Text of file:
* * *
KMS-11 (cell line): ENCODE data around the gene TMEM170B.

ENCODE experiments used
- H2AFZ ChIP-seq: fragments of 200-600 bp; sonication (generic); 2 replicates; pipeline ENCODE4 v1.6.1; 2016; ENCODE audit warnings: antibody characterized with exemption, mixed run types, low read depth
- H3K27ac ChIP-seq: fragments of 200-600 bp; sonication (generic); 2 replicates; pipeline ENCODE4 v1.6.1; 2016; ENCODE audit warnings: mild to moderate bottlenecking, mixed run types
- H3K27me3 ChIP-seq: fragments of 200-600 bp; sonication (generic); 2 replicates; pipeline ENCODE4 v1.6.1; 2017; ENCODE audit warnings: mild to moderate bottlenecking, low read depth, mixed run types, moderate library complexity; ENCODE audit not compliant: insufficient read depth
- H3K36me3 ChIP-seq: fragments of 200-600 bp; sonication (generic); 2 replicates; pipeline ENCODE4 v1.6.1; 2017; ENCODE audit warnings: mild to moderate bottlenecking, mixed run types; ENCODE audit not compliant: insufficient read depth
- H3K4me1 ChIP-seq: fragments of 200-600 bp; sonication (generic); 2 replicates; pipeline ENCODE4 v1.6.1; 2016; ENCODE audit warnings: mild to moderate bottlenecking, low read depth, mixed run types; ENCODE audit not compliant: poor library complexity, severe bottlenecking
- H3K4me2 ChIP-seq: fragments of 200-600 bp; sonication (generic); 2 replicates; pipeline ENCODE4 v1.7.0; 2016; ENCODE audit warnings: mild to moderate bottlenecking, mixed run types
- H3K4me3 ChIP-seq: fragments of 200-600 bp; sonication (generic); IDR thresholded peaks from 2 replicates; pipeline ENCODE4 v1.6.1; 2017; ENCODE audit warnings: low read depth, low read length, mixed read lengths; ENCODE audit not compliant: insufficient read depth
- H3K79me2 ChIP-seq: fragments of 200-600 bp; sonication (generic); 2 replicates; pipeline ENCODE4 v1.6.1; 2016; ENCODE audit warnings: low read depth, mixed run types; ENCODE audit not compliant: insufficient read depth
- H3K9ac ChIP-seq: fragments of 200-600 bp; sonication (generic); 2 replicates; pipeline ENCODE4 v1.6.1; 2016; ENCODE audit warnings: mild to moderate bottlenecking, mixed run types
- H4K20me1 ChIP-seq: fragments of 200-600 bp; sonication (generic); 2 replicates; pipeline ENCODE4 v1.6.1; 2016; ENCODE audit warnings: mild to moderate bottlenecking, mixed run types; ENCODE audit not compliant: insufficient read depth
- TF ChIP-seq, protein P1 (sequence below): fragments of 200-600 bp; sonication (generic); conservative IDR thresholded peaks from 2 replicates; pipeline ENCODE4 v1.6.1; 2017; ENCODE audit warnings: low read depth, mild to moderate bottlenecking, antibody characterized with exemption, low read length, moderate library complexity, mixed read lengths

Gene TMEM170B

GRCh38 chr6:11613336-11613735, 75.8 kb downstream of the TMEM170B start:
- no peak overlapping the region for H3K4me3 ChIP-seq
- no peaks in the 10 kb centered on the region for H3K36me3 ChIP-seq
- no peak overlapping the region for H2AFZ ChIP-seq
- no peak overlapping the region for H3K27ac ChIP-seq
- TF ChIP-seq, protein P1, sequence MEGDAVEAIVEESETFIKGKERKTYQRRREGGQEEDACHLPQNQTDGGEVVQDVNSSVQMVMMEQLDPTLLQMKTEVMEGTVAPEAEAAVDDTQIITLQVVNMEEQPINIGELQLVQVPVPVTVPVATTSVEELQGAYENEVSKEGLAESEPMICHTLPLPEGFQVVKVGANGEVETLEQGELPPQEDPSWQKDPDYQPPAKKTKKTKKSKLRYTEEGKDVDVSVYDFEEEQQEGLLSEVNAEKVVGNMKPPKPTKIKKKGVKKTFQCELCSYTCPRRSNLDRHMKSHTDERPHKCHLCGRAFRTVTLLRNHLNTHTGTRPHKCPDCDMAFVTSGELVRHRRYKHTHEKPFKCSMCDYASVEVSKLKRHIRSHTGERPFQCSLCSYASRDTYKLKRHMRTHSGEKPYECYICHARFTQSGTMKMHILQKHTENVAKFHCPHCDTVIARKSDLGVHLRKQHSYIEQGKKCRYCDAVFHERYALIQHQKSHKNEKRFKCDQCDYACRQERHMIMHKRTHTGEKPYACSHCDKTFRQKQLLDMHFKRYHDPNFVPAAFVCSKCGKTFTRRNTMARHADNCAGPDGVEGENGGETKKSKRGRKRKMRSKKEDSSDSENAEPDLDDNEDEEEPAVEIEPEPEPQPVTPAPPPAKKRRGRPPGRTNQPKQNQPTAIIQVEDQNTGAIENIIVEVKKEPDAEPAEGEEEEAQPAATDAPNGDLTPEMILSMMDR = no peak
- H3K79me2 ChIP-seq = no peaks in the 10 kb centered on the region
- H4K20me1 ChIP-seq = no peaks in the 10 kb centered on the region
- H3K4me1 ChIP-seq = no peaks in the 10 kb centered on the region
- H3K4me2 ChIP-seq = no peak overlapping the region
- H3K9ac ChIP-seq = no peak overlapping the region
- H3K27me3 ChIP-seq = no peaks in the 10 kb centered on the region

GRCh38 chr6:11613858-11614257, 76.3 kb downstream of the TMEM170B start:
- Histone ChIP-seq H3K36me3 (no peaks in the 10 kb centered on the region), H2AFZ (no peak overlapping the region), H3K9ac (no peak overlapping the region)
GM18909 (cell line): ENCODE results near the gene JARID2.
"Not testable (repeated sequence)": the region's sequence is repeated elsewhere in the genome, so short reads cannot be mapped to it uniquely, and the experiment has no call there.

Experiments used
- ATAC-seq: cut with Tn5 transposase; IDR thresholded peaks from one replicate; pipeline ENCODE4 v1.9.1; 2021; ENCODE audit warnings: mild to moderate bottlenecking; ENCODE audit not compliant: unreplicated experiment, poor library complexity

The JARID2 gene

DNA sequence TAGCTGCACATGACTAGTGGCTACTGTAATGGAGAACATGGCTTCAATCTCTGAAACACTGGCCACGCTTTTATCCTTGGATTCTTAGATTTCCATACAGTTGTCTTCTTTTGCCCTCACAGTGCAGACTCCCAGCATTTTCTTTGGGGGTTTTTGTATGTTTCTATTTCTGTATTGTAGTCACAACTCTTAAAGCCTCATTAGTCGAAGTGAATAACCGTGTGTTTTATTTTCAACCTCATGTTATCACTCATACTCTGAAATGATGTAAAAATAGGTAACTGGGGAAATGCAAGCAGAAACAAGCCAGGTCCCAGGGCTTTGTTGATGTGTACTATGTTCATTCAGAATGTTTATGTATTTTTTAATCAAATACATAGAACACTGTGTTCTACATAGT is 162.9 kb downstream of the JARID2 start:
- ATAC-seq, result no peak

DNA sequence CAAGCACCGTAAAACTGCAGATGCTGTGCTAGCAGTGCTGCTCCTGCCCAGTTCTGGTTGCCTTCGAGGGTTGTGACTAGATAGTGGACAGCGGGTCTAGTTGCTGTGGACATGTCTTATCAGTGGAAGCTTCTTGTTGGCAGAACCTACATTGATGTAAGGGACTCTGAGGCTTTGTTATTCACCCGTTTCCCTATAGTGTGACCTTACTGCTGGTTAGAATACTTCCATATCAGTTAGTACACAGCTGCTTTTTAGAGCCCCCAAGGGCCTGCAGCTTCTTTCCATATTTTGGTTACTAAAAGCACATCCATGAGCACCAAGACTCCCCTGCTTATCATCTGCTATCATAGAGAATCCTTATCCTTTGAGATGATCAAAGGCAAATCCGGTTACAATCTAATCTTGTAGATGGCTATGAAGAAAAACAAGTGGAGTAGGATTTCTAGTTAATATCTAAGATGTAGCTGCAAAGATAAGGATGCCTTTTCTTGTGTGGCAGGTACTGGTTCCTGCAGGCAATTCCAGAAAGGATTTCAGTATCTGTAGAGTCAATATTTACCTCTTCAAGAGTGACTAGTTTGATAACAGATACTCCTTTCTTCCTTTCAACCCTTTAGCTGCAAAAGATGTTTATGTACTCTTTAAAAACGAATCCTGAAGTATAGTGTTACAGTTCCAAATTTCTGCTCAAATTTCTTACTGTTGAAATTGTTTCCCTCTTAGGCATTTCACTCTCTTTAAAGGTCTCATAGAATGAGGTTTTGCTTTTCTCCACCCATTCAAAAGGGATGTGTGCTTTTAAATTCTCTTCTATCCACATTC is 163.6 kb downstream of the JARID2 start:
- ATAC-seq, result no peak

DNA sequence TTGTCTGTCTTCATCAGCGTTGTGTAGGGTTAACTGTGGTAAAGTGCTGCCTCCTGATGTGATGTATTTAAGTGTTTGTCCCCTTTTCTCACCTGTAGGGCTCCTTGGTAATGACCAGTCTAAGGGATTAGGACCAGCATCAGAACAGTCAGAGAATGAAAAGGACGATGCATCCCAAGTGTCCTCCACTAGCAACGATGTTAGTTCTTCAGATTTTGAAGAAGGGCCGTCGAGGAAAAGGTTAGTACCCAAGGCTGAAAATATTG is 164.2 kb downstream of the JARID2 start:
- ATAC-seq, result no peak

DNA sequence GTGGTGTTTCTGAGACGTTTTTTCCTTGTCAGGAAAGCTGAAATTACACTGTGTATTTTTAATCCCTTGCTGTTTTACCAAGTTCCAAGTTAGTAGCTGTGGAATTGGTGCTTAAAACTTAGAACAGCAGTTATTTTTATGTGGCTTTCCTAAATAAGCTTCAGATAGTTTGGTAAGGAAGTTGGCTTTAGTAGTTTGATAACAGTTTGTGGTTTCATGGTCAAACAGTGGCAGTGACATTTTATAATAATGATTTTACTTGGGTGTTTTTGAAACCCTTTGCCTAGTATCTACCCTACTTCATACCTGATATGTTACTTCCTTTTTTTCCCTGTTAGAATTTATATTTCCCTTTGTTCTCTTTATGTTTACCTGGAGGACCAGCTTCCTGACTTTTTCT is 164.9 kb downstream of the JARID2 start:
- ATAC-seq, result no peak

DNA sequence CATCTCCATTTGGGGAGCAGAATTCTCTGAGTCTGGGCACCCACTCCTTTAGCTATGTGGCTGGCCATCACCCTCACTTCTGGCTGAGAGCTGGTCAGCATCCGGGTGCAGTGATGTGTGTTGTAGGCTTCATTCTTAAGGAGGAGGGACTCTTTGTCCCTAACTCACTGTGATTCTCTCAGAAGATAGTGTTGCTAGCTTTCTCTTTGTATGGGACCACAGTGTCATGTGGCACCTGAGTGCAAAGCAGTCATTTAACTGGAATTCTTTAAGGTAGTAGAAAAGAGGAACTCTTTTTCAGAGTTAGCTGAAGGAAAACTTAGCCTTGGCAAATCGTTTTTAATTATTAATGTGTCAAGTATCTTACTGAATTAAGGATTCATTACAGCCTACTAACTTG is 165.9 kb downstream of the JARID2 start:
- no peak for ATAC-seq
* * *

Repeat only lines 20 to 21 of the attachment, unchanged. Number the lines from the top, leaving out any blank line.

- TF ChIP-seq, protein P1, sequence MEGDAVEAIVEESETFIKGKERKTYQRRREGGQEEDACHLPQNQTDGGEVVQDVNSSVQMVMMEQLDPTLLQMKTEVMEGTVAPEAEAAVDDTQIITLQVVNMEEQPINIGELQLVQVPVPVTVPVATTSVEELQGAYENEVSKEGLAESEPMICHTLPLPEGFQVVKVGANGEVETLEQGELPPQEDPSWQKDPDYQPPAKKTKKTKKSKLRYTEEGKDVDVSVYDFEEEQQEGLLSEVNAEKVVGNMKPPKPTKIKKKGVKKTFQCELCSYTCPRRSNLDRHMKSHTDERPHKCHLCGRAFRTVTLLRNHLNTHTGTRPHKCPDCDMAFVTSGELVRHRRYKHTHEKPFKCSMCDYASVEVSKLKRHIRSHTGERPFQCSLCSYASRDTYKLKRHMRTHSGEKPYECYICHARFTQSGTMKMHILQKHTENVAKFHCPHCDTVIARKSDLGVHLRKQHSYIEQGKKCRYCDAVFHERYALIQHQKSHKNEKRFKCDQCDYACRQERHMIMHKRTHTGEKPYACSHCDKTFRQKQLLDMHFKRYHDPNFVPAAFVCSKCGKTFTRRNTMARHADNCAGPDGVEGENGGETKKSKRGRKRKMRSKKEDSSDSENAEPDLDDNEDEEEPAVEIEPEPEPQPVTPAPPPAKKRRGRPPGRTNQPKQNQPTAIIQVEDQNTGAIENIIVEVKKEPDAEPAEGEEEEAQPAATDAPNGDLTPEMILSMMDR = no peak
- H3K79me2 ChIP-seq = no peaks in the 10 kb centered on the region